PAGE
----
BALDRY, Betty




Author Tags: Education

After 30 years of teaching elementary school, Baldry wrote Home: The True School (J.M. LeBel Enterprises), in which she encourages parents to educate their children at home or consider delaying their children’s entry into the school system. "No matter how compassionate and conscientious a teacher may be," she wrote, "it is only a parent who gazes in wonderment upon a child and takes an irrational interest in his most normal and quite-to-be-expected performances." Baldry is also the author of Homo Benevolens (Ptarmigan Press, 2001). She lives south of Campbell River.

[BCBW 2003] "Education"

Home: The True School
Article



THEY SIT INSIDE CEMENT BUILDINGS, IN A competitive atmosphere, at the mercy of tired custodians. They respond to electronic bells. And they are physically immobilized during a period of their lives when freedom of movement ought to be a prime factor in their development.

They are our schoolchildren. "How much good social contact would adults enjoy," asks retired teacher Betty Baldry of Campbell River, "if they were placed 30 to a room under varying degrees of irritating, stressful or idle circumstances for a great part of six or seven years of their lives?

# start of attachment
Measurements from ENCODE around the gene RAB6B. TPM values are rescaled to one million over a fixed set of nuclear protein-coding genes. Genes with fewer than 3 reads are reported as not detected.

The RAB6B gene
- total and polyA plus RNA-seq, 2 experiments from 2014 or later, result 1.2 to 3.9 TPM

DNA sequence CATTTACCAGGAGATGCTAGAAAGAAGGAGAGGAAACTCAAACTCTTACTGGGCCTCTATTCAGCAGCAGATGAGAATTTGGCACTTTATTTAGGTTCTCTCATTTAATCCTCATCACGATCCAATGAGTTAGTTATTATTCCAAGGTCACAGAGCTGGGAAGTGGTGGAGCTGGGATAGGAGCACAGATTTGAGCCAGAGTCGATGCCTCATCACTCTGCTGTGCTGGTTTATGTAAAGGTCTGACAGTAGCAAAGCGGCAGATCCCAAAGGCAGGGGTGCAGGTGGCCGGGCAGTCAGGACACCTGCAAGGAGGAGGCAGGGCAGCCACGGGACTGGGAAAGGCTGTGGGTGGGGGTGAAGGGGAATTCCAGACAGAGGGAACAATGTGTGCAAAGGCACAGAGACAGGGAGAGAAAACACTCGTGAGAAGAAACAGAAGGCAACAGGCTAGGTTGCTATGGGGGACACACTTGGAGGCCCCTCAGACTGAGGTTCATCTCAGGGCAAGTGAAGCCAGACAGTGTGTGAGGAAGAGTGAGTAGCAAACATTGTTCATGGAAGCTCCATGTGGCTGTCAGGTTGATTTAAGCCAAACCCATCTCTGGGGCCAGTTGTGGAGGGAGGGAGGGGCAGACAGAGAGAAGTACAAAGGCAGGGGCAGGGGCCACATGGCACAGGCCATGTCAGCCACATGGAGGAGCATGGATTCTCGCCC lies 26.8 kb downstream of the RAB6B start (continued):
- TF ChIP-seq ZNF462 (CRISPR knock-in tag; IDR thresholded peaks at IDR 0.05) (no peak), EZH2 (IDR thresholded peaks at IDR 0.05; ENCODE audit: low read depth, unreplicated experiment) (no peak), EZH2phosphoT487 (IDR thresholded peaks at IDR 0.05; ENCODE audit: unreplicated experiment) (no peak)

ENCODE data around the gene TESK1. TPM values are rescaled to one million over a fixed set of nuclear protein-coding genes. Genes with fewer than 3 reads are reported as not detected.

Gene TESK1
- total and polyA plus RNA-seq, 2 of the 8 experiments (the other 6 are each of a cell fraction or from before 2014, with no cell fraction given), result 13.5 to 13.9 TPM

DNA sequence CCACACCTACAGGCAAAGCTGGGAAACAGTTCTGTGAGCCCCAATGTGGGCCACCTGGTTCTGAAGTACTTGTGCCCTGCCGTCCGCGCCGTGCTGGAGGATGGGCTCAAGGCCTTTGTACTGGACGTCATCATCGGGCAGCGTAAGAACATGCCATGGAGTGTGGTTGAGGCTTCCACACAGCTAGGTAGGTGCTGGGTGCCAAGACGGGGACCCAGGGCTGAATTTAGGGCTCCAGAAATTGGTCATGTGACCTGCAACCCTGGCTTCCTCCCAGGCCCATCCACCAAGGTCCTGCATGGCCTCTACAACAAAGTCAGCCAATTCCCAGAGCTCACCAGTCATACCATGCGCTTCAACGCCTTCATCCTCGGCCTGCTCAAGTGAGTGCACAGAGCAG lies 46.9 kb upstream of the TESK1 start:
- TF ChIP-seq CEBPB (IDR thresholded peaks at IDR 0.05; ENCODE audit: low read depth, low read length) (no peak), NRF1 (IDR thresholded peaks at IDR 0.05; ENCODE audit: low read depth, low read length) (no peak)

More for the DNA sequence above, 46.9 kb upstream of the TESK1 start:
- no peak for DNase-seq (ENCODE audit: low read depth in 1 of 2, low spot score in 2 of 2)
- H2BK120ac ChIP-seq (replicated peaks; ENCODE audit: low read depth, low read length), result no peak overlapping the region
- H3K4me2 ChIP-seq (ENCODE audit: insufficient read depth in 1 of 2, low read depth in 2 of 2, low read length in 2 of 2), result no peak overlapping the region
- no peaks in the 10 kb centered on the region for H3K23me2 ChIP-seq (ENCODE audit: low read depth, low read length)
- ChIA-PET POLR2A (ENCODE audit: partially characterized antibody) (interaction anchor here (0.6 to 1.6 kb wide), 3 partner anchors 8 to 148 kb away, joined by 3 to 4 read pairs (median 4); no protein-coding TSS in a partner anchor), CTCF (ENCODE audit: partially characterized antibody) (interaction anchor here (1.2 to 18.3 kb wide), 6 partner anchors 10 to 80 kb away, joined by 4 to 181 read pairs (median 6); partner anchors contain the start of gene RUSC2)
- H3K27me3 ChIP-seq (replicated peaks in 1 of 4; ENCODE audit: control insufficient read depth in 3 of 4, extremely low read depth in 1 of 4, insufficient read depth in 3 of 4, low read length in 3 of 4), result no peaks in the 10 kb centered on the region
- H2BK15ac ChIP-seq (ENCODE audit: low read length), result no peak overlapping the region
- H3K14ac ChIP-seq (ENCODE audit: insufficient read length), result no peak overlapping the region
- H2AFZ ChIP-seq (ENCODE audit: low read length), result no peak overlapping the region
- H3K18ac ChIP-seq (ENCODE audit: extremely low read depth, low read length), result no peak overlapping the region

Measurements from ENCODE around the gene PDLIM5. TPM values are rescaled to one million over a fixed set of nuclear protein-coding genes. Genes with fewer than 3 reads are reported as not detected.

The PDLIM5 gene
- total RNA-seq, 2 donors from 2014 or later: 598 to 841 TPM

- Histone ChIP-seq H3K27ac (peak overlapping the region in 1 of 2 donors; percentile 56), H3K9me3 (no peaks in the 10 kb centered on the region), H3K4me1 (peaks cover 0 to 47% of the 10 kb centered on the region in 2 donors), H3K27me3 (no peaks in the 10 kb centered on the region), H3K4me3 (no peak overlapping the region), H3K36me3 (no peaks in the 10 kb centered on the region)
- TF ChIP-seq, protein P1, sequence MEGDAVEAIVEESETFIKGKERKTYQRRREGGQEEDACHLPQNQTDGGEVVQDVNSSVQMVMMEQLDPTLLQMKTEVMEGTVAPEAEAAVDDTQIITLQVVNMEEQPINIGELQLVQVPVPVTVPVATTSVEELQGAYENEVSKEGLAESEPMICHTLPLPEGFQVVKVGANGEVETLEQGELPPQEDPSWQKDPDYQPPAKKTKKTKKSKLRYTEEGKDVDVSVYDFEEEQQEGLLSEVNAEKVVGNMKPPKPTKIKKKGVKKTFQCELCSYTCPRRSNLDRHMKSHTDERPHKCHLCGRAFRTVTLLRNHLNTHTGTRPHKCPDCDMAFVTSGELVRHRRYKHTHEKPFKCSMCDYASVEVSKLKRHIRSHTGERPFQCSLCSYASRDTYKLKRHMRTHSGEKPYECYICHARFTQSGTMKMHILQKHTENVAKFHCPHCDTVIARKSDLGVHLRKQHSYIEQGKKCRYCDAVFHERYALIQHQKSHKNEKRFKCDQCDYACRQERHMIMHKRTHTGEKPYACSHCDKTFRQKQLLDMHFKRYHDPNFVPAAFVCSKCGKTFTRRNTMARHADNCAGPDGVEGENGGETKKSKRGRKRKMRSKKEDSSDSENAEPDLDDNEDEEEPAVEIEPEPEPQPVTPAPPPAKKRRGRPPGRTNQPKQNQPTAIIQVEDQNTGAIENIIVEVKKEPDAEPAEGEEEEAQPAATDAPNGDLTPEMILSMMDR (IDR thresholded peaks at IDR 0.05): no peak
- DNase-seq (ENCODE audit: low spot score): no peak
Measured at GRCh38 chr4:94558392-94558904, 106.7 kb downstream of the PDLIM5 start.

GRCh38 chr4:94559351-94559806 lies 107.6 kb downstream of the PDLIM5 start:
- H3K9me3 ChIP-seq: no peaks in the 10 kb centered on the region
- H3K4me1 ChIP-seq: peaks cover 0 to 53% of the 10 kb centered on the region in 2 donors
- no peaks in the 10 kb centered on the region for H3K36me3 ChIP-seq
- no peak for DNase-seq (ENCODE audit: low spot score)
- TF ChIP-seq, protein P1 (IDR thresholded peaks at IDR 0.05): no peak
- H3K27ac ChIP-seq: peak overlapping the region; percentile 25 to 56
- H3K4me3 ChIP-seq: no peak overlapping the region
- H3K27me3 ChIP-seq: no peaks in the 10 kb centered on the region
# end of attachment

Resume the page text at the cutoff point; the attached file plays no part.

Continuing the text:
"Even if they were placed 30 to a room under pleasant circumstances, they would soon begin to feel the stress of the closeness:' After 30 years of teaching elementary school in B.C., Baldry has concluded that elementary school is less necessary today than at any time since school originated. So she has written Home: The True School (J .M. Le Bel Enterprises $9.95).

It's a book about teaching and learning adding up Baldry's experiences and spelling out the importance of respect and freedom. And it's also an encouragement for more parents to teach their children at home or at least to consider delaying their children's entry into institutionalized educational systems. "No matter how compassionate and conscientious a teacher may be," she says, "it is only a parent who gazes in wonderment upon a child and takes an irrational interest in his most normal and quite-to-be-expected performances.”This show of phenomenal interest gives a boy or girl the confidence required to face life with assurance and stability:' It's not only what you learn -it's how you've learned it.

[Spring / BCBW 1989]